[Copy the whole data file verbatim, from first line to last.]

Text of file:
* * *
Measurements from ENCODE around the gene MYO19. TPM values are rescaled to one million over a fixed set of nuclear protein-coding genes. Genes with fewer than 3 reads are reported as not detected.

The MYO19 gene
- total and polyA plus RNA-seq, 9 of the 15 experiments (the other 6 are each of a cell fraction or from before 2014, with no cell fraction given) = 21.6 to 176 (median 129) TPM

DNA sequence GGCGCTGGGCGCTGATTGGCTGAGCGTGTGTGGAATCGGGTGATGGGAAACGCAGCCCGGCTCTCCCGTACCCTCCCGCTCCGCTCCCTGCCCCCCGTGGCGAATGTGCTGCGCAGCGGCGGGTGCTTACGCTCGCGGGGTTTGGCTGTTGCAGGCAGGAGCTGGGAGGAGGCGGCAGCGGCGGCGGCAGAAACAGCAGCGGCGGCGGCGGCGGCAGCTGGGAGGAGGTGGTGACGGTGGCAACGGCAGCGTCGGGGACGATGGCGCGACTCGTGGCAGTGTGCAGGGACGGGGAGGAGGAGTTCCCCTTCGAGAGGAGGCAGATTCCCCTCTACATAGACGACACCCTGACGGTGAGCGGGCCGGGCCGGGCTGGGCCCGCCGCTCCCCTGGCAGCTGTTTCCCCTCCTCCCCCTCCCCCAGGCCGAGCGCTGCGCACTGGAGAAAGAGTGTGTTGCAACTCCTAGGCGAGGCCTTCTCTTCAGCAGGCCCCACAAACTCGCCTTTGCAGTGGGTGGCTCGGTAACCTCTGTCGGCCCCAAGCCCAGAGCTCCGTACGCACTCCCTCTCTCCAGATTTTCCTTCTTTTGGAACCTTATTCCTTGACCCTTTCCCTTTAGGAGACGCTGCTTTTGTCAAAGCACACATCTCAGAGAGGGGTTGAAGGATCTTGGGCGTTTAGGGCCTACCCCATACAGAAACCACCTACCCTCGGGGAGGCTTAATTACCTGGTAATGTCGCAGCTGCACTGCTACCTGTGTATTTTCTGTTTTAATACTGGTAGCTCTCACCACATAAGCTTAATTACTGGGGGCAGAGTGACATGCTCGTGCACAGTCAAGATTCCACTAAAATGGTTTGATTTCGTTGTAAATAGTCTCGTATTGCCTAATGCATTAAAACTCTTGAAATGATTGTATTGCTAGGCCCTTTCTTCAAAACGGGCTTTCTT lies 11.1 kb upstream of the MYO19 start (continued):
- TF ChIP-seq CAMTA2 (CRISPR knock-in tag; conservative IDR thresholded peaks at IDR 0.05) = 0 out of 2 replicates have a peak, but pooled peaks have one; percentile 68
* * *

Measurements from ENCODE around the gene MYO19. TPM values are rescaled to one million over a fixed set of nuclear protein-coding genes. Genes with fewer than 3 reads are reported as not detected.

The MYO19 gene
- total and polyA plus RNA-seq, 9 of the 15 experiments (the other 6 are each of a cell fraction or from before 2014, with no cell fraction given) = 21.6 to 176 (median 129) TPM

DNA sequence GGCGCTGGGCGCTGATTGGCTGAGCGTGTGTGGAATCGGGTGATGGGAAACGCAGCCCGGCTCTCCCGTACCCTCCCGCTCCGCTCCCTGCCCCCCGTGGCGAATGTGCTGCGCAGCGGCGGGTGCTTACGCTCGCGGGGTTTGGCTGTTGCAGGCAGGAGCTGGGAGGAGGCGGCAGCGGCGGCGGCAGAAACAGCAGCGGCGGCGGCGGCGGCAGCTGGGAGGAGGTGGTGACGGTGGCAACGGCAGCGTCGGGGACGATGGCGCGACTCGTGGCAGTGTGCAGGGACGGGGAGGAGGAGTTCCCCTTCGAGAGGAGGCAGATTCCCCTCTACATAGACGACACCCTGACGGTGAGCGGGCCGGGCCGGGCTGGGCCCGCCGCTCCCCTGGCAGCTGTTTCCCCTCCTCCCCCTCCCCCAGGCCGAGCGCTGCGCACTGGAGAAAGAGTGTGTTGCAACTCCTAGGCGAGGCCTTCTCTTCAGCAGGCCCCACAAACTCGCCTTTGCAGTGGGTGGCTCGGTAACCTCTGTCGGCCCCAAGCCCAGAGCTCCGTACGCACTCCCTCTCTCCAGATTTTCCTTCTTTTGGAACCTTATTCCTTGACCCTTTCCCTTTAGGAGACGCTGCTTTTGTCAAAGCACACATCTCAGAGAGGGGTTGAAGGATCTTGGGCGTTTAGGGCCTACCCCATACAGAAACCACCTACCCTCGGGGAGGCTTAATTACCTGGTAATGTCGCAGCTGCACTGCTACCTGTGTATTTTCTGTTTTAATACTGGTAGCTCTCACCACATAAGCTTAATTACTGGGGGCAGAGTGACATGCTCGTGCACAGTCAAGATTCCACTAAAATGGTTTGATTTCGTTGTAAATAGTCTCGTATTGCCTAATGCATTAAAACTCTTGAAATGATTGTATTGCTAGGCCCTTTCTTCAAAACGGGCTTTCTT lies 11.1 kb upstream of the MYO19 start (continued):
- TF ChIP-seq CAMTA2 (CRISPR knock-in tag; conservative IDR thresholded peaks at IDR 0.05) = 0 out of 2 replicates have a peak, but pooled peaks have one; percentile 68